It’s March and in honor of almost-Spring — let’s call it pre-Vernal excitement — I took the plunge and went on an outing with a different bird group. I haven’t abandoned my wondrous birders, but they were traveling to Algonquin yesterday and my social calendar didn’t permit such an indulgence (14 hour birding day). So I joined the CCFEW bird walk in Humber Bay Park (East) yesterday morning. And you know what? It was fantastic. Not as intimate as my usual bird outings (where we number anywhere from 2-8), since there were 28 of us (!!!), but it was still absolutely engrossing and I didn’t mind standing in front of Lake Ontario staring at water fowl until my feet froze.
I began my day with a requisite stop to Birds and Beans, Toronto’s best kept coffee secret, where I enjoyed a phenomenally dark-roasted coffee and had another taste of that hearty muffin in the shape of a cookie.
My faithful readers will remember that I have been to Humber Bay Park before — about a month ago, in fact — and saw next to nothing save a Mockingbird and a Juvenile Night Heron (the ice and wind were dismal and the birds clearly at better places to be). I’m happy to report that both were still there yesterday morning! In fact, we saw 3 Night Herons (possibly four, but they all looked quite alike and it turns out I’m not so good at counting identical looking birds), two of which were perched and one flying above. I’m glad the lone bird we saw a month ago is clearly alive and thriving!
The piece-de-resistance of the day was a Long-tailed Duck (Clangula hyemalis), which I finally managed to ID and remember. Its tail is properly exquisite and I saw at least a dozen of them (image from Wikipedia).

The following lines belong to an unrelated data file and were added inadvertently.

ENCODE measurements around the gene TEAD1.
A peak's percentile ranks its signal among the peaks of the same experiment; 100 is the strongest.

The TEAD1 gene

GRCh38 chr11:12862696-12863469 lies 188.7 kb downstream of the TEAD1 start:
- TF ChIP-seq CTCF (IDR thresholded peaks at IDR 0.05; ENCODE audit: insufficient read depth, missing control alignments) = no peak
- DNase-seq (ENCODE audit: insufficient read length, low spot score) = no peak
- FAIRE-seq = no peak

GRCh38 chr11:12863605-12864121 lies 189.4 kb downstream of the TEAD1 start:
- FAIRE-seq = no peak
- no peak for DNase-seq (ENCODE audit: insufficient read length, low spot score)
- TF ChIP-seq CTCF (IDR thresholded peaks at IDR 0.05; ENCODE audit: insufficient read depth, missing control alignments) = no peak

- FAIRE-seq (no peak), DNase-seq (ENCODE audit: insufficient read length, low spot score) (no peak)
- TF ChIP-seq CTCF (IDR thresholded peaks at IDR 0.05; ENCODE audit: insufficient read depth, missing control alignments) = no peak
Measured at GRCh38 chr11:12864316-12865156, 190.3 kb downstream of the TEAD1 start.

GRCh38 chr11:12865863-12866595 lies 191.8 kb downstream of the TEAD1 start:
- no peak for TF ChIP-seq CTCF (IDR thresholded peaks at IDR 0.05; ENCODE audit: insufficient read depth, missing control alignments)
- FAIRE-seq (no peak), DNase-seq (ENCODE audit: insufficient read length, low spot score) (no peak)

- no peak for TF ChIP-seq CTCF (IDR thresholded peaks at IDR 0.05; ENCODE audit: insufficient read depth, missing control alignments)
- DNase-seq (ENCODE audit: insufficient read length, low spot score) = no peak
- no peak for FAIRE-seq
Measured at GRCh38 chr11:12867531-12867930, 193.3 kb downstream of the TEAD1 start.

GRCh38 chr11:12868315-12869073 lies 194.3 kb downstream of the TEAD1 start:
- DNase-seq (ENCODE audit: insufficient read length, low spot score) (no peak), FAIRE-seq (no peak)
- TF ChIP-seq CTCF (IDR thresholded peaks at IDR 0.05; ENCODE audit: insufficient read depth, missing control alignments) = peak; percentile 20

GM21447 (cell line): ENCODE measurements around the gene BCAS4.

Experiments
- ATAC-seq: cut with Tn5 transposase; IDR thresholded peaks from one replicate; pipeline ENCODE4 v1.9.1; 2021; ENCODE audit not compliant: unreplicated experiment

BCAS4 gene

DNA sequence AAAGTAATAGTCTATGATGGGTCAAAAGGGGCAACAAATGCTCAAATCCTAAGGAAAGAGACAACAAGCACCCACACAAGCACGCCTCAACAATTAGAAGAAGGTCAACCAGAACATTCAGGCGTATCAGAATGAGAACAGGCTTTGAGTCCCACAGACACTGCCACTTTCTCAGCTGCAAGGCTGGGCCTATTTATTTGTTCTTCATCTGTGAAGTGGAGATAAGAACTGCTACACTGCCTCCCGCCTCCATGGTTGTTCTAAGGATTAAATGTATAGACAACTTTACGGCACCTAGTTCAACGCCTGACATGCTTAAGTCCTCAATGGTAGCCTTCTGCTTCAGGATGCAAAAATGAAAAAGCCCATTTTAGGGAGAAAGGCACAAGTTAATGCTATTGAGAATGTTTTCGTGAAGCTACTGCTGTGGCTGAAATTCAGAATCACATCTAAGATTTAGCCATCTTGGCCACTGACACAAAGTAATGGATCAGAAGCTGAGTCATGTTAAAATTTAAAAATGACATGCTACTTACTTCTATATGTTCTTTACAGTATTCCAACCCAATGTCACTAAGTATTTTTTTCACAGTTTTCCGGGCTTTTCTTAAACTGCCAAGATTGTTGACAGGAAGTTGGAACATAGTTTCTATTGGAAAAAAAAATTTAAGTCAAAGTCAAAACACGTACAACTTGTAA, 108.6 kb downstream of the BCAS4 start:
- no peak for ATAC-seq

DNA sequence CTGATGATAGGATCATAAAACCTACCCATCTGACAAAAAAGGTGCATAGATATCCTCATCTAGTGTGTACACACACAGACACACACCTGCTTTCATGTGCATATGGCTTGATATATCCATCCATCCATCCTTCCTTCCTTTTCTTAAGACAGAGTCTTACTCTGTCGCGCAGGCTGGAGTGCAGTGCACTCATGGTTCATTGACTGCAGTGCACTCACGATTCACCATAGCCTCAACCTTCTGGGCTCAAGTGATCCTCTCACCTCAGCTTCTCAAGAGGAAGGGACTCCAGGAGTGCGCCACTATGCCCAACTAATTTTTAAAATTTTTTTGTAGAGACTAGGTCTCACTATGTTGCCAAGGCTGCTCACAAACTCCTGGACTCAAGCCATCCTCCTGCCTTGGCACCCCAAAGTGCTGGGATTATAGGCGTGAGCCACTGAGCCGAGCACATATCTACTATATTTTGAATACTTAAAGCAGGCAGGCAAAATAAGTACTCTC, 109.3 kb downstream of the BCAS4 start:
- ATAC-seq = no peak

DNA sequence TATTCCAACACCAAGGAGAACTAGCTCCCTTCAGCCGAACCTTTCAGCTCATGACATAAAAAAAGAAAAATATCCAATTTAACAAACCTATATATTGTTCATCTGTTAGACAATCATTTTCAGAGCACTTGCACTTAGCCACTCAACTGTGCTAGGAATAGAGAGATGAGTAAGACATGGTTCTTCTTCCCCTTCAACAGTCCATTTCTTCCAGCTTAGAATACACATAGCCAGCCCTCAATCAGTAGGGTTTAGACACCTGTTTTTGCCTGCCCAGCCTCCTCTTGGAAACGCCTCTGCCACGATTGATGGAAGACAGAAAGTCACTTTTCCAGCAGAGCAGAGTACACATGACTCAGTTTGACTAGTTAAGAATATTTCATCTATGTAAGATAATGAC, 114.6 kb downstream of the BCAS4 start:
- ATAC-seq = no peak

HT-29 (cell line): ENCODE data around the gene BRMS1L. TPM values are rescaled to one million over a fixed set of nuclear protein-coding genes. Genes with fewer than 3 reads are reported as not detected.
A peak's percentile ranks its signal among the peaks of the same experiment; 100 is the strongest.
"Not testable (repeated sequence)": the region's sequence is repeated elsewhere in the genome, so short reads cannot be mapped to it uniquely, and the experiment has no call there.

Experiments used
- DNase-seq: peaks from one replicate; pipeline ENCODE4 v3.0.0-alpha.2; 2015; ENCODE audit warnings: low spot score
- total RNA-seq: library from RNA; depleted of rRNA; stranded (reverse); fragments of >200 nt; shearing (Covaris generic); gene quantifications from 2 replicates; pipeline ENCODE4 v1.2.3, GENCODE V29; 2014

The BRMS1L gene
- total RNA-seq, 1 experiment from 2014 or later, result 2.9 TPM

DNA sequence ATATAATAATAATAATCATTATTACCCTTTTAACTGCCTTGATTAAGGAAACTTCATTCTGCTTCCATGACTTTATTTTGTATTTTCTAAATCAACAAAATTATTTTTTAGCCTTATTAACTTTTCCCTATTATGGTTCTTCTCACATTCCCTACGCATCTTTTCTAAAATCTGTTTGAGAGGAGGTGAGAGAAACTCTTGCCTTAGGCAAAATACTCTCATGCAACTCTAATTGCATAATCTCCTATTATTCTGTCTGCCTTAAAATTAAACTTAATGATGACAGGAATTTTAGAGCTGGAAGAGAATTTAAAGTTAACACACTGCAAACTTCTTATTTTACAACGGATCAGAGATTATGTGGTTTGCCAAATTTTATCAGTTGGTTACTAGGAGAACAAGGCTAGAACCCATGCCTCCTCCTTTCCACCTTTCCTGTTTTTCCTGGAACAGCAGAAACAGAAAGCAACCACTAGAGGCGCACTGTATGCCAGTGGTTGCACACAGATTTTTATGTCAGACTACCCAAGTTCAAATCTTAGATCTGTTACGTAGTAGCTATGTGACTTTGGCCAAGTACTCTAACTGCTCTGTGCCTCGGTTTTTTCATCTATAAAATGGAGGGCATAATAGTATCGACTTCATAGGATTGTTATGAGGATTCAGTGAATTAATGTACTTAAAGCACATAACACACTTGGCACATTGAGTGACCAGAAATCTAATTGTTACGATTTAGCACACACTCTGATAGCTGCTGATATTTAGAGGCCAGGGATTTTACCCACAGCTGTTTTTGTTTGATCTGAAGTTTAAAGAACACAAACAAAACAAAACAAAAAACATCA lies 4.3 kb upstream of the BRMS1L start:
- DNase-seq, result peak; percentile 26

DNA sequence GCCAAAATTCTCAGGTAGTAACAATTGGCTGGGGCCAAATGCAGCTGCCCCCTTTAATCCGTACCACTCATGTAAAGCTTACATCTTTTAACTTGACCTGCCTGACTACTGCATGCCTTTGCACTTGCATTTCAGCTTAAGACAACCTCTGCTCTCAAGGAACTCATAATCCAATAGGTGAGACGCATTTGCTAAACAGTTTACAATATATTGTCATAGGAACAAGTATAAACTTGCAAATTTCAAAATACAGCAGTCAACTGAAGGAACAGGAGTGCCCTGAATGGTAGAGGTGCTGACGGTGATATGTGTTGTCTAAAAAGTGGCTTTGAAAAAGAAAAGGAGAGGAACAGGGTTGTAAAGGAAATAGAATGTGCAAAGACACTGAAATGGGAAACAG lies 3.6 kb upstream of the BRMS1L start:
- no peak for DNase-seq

It was a splendid Waterfowl day. The Long Tailed Ducks hung out with Gadwalls, Bufflehead (formerly my favorite duck because it was the only one I could recognize, apart from a Mallard!), Greater Scaup (or lesser scaup — I can’t tell the difference), and some sort of hybrid Mallard (I was too busy staring at the Long-Tailed Duck to follow the conversation about the hybrids, so I’m not quite sure who mated with whom to produce a duck that looked pretty much like every other Mallard, save one defining trait that I missed entirely).
Our illustrious guide, Don Burton, and other gracious & very knowledgeable birders with scopes showed us two plump, sleeping Northern Pintail Ducks on a log. I missed the Widgeon, and there was a whole series of brown ducks that I couldn’t tell apart (by this point my feet were numb and I could barely feel my fingers). There were also mute swans, Canada geese and Wild geese flying overhead, a Teal of one persuasion or another, a White Winged Scoter, three Red Breasted Mergansers doing their flirtation dance for a female, who swam among them but remained visibly unimpressed.
Since I’m deeply marked by Bird Coiffures, you’ll understand why I stood before this Red-breasted Merganser even as my poor extremities threatened to turn to ice (photo by Erik Nielson).
And then, at the end of the morning, I saw a rare duck! It had an extraordinarily long bill, its plumage was variegated, it stood remarkably still and when I called another more experienced birder, he looked through his binoculars and said, “Oh, it’s a log!”
To round out the day, we also had Cardinals, Grackles, Starling, a couple chickadees, Robins and Redwinged Blackbirds! I’m going to leave you with a great video from the Cornell Lab of Ornithology about a very different kind of March Madness that has — predictably– nothing to do with basketball. It’s not too late to cast your vote for what might turn out to be the winning bird of 2012!